Children from Refugee Backgrounds Explore Hardships and Joy in Writing Workshop

GW professor Jihae Cha hosts a storytelling camp to give youth with refugee backgrounds a chance to navigate their identity and sense of belonging.

July 5, 2023

Clarkston, a small town near Atlanta, has gained the nickname “the Ellis Island of the South” due to the many refugees who have found a home there after fleeing war, political persecution or other humanitarian crises.

Today half of the city's 14,000 residents are foreign-born and hail from over 50 countries across six continents. 

The city has become a special place for Jihae Cha, an assistant professor of international education at the George Washington University’s Graduate School of Education and Human Development.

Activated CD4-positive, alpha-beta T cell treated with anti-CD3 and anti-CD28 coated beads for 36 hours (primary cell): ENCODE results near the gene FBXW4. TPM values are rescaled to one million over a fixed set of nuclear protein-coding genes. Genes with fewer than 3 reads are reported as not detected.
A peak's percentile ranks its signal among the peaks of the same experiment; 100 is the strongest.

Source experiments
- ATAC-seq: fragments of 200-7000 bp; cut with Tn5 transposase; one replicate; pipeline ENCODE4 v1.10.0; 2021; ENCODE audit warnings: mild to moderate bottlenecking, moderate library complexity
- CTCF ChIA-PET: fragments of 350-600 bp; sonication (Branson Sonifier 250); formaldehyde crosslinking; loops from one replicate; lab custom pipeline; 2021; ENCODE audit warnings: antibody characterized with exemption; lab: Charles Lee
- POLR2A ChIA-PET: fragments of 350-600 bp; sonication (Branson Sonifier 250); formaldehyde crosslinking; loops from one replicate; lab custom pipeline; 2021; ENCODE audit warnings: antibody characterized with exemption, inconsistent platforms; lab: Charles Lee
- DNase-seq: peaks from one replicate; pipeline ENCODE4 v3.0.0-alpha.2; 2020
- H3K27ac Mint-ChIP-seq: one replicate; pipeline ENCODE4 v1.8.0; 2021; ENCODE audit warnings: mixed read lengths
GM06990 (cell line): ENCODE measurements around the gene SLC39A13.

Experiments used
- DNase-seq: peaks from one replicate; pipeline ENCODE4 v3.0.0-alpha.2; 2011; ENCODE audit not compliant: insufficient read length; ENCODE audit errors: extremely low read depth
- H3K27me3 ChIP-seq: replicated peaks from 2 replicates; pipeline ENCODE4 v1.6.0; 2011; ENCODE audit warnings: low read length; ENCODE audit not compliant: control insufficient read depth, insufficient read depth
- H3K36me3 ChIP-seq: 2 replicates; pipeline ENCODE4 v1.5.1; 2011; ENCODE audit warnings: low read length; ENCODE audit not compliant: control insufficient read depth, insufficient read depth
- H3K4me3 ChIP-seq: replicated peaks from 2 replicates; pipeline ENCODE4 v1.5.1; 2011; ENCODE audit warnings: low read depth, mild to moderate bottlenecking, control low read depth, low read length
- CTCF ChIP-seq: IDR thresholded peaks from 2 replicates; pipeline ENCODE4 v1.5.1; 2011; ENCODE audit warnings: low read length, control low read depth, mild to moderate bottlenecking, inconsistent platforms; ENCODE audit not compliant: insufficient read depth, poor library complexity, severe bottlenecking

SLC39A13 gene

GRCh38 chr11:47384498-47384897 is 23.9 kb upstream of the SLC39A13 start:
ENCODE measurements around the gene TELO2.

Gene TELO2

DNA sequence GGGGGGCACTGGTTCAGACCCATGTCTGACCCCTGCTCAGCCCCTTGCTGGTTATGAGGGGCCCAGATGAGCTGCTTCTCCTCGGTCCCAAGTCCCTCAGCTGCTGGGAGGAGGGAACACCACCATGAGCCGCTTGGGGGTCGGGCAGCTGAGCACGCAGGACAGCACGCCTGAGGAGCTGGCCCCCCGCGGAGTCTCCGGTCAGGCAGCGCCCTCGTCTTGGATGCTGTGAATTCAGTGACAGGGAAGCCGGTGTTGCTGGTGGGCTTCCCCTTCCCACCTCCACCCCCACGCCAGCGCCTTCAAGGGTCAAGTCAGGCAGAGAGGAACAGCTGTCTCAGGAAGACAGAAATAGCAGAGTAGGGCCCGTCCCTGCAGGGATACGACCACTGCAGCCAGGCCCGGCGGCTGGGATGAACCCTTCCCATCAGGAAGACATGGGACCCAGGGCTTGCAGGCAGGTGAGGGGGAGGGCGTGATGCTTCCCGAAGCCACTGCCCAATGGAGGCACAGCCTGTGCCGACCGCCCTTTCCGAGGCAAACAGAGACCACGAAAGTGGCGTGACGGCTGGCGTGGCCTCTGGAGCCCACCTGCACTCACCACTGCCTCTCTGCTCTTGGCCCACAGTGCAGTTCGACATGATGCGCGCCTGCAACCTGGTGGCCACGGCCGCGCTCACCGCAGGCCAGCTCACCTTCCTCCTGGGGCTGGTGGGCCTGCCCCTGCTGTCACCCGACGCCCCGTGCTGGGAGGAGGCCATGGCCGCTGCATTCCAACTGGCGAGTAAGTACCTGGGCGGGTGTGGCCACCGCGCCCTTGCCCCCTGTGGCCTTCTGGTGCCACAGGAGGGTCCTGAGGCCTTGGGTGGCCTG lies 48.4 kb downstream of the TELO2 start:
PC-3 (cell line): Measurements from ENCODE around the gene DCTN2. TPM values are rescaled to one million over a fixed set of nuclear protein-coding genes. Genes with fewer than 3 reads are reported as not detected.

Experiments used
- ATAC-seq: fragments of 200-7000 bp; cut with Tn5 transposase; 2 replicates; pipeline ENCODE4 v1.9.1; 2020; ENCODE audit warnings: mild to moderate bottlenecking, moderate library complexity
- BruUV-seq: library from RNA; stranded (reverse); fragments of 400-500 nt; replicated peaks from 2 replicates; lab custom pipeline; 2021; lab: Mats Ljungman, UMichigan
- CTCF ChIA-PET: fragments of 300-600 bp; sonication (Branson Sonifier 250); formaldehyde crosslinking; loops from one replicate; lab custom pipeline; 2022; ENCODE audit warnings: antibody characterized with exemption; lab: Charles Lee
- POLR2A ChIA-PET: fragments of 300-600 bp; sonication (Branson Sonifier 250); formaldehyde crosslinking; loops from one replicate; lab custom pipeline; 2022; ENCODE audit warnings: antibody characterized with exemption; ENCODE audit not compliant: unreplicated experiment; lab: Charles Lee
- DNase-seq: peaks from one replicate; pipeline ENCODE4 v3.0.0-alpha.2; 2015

For the past decade, Cha has focused much of her research on education in emergencies and protracted crises with the goal of exploring both challenges and opportunities that exist in education for youth in exile.  

In 2017, Cha first heard about Clarkston’s efforts to assist families newly resettled in the United States. Curious, she headed to the city. Cha said when she goes into the field to conduct research, she doesn’t always go in with research questions or a specific agenda in mind. Especially in this case, Cha wanted to let the people she met define the story. 

Read the full story on GW Today >